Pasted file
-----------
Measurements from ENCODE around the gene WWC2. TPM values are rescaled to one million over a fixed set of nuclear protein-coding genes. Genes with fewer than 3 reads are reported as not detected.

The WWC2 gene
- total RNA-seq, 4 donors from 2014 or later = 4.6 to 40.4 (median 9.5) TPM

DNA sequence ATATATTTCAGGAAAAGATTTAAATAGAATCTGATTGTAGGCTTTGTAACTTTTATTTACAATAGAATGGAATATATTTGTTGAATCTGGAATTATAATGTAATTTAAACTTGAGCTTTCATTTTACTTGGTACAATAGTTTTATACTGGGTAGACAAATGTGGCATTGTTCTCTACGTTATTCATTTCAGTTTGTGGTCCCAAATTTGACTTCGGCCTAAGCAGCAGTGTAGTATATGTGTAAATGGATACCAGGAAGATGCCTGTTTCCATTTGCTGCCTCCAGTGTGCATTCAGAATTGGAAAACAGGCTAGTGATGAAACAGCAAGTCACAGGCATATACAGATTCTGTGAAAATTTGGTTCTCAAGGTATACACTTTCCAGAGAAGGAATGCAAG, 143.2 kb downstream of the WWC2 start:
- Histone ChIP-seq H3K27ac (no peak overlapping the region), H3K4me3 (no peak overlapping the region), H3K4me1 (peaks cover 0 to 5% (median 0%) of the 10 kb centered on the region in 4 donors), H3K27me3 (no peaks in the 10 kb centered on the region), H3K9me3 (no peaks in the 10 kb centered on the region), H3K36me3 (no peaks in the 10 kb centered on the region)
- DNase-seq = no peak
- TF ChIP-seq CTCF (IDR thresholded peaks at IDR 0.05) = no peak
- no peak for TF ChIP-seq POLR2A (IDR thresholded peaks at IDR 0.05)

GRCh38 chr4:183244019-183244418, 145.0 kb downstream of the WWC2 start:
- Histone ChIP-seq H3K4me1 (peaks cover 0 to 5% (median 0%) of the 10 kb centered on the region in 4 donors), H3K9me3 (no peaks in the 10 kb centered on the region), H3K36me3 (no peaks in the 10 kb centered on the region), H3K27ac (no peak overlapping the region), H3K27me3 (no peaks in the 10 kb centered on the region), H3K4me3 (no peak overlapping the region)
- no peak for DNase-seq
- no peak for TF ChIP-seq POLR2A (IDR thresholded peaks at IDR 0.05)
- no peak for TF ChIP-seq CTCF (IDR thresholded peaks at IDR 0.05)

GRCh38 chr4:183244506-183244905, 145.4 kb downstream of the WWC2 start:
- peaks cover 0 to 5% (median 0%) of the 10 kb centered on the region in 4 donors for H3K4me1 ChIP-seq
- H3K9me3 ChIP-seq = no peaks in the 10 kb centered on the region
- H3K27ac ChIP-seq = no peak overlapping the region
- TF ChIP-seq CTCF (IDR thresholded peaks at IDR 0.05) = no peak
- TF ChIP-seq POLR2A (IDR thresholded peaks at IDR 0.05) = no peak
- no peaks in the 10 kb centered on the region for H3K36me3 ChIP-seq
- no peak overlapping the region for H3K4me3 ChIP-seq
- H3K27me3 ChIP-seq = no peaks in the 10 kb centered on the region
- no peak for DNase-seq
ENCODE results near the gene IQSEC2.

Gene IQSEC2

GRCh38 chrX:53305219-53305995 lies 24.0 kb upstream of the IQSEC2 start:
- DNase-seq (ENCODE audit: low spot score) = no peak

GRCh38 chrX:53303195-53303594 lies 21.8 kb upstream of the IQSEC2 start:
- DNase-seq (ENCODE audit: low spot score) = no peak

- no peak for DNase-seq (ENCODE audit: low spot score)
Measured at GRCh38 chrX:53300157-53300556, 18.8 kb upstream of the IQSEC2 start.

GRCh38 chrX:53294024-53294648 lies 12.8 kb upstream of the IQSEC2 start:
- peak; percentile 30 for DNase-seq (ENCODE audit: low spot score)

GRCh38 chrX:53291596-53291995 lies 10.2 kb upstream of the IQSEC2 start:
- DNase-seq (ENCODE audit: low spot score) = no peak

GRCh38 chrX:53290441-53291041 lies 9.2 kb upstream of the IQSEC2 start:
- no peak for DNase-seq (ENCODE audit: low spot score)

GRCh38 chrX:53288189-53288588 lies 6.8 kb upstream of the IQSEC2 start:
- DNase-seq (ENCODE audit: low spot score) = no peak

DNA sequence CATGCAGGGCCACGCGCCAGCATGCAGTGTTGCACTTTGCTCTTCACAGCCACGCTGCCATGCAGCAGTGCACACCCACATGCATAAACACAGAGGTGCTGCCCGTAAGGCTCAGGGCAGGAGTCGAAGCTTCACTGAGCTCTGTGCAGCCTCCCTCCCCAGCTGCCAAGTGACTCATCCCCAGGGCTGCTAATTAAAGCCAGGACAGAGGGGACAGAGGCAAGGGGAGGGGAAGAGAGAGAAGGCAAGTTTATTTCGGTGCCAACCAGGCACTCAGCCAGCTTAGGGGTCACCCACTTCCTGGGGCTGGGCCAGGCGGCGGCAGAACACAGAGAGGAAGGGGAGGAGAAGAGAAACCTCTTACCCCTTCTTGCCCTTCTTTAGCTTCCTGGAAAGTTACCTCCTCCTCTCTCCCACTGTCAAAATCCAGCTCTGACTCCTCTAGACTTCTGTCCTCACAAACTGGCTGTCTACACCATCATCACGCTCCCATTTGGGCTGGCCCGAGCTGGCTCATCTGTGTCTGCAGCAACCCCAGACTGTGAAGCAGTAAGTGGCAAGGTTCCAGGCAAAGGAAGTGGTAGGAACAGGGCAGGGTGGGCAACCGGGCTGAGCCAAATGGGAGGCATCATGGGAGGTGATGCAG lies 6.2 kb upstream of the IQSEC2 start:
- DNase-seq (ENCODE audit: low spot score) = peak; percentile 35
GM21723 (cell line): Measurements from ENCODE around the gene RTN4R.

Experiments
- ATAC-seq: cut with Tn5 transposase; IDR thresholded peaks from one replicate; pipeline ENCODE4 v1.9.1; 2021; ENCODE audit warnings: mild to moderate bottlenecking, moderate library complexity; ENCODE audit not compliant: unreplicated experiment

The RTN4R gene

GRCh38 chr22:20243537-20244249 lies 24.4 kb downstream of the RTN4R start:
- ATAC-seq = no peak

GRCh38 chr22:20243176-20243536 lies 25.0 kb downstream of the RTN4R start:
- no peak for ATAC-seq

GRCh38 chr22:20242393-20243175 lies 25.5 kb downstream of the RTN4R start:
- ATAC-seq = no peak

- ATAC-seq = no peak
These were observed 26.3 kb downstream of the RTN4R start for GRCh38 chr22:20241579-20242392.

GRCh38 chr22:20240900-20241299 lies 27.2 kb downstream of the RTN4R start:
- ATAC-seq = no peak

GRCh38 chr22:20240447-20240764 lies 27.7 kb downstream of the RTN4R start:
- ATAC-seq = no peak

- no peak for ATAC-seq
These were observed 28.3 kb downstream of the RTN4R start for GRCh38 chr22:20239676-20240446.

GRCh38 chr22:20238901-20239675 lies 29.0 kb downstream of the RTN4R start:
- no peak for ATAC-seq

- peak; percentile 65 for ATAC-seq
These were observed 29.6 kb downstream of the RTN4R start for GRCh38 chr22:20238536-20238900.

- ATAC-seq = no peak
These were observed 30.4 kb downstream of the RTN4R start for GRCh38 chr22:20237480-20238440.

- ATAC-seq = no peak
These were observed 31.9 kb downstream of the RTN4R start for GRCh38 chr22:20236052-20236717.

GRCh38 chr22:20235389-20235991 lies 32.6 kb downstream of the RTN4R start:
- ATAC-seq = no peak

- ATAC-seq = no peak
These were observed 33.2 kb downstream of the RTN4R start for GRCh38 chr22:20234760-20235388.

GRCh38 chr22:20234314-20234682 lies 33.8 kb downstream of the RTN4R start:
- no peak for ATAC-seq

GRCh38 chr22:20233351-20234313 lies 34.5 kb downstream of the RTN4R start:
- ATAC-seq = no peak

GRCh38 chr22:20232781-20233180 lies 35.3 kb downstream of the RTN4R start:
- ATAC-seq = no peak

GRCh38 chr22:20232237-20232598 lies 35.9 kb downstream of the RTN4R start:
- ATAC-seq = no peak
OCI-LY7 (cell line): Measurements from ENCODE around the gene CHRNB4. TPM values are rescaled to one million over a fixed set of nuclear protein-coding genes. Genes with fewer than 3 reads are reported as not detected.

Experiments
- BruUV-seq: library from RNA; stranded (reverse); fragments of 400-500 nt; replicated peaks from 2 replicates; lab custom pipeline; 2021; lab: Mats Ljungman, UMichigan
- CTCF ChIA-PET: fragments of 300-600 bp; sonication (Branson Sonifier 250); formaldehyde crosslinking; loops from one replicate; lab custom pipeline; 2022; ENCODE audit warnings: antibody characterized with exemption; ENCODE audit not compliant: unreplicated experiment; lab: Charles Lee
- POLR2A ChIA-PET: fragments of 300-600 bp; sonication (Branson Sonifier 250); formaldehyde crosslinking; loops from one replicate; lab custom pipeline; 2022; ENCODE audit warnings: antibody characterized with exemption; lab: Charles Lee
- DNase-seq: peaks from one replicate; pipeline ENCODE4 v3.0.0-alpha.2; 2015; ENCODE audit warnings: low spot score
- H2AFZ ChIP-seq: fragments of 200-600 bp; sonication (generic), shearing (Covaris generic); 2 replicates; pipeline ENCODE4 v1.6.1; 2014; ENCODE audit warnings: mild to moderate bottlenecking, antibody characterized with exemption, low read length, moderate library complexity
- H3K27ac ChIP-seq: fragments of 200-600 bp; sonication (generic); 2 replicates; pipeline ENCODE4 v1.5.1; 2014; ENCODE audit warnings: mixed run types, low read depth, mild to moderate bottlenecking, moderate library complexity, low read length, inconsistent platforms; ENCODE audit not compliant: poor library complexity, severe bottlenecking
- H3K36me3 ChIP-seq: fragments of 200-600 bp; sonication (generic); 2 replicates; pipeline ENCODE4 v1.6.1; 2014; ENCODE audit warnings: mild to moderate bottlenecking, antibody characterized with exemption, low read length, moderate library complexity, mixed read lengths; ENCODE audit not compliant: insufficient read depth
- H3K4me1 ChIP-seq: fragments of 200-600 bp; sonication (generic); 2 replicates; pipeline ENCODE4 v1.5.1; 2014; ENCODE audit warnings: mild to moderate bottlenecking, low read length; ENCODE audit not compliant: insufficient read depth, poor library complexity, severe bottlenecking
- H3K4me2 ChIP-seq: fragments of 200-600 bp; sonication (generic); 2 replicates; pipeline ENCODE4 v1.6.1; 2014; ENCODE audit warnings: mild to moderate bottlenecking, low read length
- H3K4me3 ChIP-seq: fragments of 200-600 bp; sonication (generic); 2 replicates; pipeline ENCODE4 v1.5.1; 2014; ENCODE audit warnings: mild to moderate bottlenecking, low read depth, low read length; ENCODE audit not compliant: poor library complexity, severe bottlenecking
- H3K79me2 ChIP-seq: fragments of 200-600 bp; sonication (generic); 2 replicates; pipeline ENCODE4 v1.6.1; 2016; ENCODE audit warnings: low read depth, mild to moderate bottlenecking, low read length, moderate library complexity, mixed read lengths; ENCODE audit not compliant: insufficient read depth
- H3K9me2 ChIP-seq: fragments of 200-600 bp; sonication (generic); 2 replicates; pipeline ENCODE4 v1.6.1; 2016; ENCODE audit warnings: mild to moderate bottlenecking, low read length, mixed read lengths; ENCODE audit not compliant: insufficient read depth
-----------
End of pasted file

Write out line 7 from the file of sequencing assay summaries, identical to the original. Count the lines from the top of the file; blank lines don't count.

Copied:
- TF ChIP-seq CTCF (IDR thresholded peaks at IDR 0.05) = no peak